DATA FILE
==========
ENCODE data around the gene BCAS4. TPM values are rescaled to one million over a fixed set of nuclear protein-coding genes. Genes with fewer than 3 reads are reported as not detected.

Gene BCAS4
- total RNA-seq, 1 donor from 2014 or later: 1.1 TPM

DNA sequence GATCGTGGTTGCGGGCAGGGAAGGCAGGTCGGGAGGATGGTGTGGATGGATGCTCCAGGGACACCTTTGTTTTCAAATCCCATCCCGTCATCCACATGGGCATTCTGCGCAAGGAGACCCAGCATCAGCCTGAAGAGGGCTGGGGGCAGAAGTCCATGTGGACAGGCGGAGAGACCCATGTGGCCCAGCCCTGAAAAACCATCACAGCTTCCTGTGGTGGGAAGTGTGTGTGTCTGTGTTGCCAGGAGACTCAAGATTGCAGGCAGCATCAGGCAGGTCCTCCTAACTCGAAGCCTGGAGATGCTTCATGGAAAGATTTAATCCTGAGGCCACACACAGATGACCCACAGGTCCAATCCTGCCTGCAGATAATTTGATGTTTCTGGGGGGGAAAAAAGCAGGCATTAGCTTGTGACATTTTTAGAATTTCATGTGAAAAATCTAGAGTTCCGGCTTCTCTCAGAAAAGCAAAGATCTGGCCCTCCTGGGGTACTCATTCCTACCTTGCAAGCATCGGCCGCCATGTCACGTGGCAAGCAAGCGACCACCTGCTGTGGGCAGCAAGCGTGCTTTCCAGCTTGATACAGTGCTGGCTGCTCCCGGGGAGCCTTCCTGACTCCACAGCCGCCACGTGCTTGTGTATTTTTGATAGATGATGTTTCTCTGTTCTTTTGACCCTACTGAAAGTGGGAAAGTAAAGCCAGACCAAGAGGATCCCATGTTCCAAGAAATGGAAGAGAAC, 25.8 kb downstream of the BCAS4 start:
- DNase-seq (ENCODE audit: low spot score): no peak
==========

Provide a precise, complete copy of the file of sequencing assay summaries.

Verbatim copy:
ENCODE data around the gene BCAS4. TPM values are rescaled to one million over a fixed set of nuclear protein-coding genes. Genes with fewer than 3 reads are reported as not detected.

Gene BCAS4
- total RNA-seq, 1 donor from 2014 or later: 1.1 TPM

DNA sequence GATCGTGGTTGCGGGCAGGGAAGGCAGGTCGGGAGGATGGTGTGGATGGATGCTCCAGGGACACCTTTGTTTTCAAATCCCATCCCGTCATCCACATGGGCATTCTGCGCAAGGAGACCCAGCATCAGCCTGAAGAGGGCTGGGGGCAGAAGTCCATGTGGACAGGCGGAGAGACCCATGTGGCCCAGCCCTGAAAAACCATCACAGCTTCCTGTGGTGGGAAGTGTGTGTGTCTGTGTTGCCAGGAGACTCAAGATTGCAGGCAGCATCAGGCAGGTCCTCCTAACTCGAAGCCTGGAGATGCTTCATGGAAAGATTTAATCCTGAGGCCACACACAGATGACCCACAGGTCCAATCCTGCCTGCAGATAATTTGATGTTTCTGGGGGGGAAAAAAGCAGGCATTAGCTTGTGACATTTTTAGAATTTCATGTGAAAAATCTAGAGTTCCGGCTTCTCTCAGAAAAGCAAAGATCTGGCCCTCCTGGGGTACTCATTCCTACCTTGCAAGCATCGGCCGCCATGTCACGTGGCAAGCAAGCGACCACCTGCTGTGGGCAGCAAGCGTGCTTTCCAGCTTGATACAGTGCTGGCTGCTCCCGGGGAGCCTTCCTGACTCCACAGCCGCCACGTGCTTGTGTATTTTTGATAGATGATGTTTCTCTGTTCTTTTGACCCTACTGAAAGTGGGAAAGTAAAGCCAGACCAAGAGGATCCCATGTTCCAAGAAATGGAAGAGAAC, 25.8 kb downstream of the BCAS4 start:
- DNase-seq (ENCODE audit: low spot score): no peak